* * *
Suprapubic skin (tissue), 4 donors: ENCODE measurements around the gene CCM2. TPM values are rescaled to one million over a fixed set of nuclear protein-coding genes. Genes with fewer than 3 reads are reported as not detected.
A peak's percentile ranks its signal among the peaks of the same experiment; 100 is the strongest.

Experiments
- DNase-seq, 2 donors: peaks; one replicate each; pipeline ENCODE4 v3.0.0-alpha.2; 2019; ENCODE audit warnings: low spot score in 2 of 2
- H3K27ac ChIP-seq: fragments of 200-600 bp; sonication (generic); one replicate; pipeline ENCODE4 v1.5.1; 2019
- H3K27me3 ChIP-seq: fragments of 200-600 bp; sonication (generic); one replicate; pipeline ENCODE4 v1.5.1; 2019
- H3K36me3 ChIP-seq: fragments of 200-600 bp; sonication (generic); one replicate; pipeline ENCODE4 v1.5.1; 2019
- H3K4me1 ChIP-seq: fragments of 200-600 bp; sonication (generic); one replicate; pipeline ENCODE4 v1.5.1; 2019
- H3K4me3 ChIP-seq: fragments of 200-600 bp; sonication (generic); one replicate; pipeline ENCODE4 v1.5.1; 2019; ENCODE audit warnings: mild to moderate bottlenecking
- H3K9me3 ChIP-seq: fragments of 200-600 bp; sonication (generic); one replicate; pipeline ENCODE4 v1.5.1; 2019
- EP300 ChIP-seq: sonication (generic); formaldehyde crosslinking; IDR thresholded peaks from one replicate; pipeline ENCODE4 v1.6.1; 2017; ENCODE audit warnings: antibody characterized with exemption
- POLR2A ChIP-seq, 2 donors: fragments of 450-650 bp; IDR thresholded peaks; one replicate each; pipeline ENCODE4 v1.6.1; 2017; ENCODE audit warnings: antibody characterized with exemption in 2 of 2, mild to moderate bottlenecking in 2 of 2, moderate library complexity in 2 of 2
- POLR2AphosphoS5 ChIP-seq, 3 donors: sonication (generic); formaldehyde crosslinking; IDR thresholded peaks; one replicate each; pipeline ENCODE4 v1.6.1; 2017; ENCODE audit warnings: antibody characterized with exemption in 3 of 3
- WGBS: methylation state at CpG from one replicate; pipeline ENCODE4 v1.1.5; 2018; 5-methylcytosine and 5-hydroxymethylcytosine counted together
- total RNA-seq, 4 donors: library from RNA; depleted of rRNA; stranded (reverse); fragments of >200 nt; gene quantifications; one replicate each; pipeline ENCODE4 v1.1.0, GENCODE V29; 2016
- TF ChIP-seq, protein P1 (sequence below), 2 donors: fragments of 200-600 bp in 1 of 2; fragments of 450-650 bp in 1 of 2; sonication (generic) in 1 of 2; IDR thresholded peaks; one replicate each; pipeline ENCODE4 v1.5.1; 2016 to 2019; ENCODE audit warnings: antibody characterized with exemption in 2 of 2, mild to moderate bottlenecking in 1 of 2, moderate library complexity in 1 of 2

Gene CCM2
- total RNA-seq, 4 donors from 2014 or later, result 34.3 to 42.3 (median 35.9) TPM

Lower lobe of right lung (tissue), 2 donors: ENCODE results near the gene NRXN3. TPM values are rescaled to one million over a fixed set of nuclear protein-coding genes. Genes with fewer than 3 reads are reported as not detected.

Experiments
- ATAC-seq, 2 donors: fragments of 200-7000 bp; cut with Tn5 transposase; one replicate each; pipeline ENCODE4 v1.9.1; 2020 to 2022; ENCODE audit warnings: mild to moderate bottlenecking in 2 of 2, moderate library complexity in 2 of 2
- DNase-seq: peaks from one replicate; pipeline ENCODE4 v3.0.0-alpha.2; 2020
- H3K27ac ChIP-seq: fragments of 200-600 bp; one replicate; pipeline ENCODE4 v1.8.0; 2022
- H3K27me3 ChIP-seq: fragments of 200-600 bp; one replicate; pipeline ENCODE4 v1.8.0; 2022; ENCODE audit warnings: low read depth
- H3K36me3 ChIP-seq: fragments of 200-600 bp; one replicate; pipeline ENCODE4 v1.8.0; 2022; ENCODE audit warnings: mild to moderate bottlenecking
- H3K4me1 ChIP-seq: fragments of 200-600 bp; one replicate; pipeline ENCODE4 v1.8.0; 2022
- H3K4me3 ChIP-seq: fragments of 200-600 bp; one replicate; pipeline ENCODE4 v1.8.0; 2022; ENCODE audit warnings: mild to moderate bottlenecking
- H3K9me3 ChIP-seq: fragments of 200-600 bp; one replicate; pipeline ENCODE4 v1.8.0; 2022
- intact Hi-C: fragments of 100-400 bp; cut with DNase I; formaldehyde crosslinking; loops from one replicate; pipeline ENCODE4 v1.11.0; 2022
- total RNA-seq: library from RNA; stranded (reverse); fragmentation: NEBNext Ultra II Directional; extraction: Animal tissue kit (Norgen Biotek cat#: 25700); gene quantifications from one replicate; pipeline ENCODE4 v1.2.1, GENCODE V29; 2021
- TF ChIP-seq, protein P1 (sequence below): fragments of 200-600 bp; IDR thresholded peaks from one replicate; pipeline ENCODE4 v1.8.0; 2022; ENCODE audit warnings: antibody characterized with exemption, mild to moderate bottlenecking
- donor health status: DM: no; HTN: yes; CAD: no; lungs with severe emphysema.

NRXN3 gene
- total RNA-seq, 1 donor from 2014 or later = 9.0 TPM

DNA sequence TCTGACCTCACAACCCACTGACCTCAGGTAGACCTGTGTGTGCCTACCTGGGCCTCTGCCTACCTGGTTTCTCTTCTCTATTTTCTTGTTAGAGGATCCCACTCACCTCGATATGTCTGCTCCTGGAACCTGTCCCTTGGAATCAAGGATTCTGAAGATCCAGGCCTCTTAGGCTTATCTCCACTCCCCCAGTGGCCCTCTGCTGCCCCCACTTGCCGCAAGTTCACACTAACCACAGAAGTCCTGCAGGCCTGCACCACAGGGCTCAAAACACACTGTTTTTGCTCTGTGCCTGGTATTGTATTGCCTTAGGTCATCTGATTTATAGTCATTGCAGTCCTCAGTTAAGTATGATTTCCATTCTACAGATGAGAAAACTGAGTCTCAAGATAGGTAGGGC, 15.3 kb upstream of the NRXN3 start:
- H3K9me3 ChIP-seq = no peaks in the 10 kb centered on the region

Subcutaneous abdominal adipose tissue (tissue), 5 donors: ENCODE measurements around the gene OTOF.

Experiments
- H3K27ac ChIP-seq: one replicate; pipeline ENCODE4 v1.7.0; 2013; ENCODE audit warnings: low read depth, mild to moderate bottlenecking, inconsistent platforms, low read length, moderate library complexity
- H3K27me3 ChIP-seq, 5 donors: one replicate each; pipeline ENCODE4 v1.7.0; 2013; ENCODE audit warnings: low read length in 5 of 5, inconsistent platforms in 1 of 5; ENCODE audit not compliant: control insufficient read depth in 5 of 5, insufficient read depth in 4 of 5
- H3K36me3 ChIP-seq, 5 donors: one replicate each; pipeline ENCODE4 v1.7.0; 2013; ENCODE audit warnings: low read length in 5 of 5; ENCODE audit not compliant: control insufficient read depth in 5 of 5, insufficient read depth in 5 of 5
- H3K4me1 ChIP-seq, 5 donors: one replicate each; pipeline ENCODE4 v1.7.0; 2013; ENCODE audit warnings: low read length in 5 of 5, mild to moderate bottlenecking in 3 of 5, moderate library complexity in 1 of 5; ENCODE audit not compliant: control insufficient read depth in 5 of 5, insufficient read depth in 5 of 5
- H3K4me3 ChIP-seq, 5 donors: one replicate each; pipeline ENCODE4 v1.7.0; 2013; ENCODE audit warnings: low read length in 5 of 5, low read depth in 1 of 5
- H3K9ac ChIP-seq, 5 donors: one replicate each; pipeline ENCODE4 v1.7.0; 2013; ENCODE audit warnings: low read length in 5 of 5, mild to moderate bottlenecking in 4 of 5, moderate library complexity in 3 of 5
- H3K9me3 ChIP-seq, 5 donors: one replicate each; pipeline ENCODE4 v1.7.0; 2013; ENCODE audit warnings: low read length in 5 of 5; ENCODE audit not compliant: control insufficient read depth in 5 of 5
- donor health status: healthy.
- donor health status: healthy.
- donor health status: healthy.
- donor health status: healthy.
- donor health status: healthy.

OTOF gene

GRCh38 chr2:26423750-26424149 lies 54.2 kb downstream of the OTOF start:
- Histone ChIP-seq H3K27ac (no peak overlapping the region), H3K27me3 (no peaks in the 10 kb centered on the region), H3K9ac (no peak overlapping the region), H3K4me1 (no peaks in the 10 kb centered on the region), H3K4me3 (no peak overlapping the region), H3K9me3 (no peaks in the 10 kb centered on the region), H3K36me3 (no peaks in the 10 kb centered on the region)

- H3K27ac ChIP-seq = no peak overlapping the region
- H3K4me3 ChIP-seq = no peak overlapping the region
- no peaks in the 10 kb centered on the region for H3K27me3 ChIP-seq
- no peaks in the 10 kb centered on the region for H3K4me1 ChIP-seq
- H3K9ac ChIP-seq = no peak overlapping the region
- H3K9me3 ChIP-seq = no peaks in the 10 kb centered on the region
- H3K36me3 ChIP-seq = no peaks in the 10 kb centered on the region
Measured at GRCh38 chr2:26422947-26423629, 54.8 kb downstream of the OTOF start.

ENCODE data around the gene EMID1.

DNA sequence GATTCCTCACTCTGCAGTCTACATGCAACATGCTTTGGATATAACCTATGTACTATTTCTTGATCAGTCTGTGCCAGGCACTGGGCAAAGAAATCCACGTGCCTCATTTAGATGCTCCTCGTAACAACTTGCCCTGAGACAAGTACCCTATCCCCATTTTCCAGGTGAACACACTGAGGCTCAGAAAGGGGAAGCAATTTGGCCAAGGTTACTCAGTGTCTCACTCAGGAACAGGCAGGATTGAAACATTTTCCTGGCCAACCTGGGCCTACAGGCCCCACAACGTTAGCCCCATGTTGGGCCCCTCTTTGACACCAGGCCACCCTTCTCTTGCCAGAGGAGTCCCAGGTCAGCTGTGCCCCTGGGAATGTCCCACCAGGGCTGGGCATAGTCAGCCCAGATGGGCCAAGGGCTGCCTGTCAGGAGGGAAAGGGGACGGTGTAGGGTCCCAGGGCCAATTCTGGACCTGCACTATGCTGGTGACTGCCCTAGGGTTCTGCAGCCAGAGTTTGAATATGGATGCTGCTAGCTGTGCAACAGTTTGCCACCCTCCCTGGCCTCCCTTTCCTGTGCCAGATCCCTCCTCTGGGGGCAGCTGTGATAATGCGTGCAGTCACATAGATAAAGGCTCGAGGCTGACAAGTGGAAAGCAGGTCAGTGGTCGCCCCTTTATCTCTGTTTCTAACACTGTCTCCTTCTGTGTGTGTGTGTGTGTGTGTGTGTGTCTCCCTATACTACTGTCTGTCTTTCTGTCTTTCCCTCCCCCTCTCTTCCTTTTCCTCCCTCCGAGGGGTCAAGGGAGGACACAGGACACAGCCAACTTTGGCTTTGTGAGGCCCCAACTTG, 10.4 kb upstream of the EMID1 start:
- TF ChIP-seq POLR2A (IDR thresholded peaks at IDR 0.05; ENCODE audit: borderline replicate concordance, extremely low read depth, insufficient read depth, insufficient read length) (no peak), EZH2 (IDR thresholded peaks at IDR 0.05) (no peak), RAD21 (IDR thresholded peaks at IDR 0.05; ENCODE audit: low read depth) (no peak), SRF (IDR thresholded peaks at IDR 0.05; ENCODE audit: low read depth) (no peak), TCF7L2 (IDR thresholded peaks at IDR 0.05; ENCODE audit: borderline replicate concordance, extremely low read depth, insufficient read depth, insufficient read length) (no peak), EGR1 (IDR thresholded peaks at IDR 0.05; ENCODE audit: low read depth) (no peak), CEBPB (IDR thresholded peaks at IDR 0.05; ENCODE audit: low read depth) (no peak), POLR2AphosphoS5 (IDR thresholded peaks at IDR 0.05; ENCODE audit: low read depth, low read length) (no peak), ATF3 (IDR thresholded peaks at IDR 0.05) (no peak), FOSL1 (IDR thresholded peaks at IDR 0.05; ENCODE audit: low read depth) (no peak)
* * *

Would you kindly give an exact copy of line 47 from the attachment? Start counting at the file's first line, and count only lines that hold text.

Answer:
- donor health status: healthy.